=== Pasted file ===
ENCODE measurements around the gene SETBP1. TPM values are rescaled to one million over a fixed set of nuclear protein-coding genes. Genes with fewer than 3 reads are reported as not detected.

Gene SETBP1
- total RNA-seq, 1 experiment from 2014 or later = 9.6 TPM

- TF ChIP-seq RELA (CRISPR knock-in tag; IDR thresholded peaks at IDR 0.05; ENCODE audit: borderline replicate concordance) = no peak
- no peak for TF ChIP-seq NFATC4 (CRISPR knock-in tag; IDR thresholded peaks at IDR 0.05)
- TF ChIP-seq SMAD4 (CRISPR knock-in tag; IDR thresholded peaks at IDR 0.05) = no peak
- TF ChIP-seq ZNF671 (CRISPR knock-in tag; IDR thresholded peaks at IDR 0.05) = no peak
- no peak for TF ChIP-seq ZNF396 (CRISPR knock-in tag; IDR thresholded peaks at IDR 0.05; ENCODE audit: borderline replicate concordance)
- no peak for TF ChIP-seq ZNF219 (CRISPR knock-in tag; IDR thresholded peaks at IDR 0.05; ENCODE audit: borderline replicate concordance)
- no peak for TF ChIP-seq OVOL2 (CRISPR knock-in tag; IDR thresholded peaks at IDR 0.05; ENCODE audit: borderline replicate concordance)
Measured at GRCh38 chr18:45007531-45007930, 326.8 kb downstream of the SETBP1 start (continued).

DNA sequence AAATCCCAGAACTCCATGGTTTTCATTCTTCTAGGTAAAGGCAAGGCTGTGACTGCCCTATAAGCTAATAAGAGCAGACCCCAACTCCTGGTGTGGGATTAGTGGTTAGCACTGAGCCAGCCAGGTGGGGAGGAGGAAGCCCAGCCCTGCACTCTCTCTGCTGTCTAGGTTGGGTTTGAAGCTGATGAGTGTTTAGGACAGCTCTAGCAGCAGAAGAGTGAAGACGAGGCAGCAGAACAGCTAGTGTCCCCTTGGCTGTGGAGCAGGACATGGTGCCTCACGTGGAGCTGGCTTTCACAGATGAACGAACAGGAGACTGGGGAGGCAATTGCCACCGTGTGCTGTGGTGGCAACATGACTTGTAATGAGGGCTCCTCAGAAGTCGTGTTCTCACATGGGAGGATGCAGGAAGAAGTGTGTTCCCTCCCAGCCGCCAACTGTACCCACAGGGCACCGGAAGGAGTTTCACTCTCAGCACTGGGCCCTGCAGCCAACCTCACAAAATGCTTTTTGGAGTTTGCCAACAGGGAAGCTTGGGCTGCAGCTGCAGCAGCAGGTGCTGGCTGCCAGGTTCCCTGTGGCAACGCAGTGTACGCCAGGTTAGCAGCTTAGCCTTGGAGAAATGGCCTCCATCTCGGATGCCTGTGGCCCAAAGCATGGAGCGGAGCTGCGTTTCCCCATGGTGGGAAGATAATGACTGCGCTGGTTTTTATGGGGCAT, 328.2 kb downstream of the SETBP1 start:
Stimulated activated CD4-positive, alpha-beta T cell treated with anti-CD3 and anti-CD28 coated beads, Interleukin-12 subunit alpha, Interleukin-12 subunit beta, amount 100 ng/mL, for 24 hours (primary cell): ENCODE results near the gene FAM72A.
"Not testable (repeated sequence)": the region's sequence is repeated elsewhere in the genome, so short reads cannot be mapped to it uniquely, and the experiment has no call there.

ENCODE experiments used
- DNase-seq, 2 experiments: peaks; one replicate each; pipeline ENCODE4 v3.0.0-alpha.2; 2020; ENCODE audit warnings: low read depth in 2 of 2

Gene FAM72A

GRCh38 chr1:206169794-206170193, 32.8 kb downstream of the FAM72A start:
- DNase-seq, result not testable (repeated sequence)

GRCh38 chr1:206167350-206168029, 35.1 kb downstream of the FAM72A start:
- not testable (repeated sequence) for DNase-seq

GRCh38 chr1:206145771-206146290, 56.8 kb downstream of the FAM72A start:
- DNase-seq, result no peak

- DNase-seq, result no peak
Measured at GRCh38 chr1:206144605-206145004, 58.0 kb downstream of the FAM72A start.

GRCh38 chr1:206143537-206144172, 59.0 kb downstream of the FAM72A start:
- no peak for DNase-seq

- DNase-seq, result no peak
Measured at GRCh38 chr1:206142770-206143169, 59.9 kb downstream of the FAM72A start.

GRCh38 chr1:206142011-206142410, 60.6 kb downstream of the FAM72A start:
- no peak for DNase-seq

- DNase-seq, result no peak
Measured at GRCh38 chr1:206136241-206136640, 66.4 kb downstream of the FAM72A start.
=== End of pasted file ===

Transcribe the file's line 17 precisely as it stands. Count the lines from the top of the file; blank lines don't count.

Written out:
Gene FAM72A